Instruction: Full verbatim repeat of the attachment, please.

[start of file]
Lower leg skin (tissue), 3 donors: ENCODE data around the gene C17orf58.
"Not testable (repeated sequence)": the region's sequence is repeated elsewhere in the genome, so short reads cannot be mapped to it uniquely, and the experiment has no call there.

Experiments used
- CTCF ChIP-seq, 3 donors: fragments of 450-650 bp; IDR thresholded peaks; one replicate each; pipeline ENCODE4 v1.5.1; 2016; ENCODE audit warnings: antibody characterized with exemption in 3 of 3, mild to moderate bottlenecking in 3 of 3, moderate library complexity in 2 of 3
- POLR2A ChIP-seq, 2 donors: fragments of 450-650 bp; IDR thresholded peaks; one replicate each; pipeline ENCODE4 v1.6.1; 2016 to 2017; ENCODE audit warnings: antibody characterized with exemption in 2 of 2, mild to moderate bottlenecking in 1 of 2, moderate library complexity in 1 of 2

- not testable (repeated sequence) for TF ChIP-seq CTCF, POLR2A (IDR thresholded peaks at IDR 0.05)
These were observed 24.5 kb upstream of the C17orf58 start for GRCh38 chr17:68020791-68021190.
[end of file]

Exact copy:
Lower leg skin (tissue), 3 donors: ENCODE data around the gene C17orf58.
"Not testable (repeated sequence)": the region's sequence is repeated elsewhere in the genome, so short reads cannot be mapped to it uniquely, and the experiment has no call there.

Experiments used
- CTCF ChIP-seq, 3 donors: fragments of 450-650 bp; IDR thresholded peaks; one replicate each; pipeline ENCODE4 v1.5.1; 2016; ENCODE audit warnings: antibody characterized with exemption in 3 of 3, mild to moderate bottlenecking in 3 of 3, moderate library complexity in 2 of 3
- POLR2A ChIP-seq, 2 donors: fragments of 450-650 bp; IDR thresholded peaks; one replicate each; pipeline ENCODE4 v1.6.1; 2016 to 2017; ENCODE audit warnings: antibody characterized with exemption in 2 of 2, mild to moderate bottlenecking in 1 of 2, moderate library complexity in 1 of 2

- not testable (repeated sequence) for TF ChIP-seq CTCF, POLR2A (IDR thresholded peaks at IDR 0.05)
These were observed 24.5 kb upstream of the C17orf58 start for GRCh38 chr17:68020791-68021190.